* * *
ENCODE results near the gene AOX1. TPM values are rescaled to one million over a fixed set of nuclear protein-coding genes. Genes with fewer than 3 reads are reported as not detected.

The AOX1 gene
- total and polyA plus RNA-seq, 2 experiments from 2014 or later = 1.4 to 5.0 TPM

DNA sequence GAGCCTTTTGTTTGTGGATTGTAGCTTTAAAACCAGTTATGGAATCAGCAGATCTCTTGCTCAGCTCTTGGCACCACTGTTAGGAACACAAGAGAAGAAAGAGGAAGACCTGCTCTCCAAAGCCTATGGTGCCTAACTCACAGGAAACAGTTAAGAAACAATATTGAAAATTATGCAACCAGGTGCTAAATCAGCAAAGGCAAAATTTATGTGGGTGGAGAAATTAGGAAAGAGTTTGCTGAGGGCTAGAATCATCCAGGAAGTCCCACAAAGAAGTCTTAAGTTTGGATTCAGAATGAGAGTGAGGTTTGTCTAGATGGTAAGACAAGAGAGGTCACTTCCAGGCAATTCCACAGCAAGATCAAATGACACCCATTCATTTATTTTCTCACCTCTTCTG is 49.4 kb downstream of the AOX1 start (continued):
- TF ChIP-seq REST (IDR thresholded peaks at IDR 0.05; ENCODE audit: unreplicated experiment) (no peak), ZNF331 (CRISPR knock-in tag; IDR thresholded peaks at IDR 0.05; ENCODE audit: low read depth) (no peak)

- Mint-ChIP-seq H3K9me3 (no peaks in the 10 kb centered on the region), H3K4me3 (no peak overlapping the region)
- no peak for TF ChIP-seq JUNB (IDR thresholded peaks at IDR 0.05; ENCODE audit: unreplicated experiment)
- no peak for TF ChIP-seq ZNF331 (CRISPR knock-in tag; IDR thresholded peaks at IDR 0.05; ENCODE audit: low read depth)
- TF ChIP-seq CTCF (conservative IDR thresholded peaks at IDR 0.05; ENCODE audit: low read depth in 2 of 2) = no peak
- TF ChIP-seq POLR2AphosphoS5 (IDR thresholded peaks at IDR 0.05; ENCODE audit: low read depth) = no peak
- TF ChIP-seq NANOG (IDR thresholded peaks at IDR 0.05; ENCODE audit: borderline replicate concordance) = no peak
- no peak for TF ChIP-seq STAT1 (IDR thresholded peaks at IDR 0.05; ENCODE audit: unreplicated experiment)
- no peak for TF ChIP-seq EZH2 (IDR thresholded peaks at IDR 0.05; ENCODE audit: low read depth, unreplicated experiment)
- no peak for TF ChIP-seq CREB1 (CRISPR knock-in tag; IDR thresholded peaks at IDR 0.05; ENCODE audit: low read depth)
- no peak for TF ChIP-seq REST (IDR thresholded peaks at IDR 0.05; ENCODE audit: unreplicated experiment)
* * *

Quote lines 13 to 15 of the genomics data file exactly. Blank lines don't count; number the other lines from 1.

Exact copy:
- no peak for TF ChIP-seq EZH2 (IDR thresholded peaks at IDR 0.05; ENCODE audit: low read depth, unreplicated experiment)
- no peak for TF ChIP-seq CREB1 (CRISPR knock-in tag; IDR thresholded peaks at IDR 0.05; ENCODE audit: low read depth)
- no peak for TF ChIP-seq REST (IDR thresholded peaks at IDR 0.05; ENCODE audit: unreplicated experiment)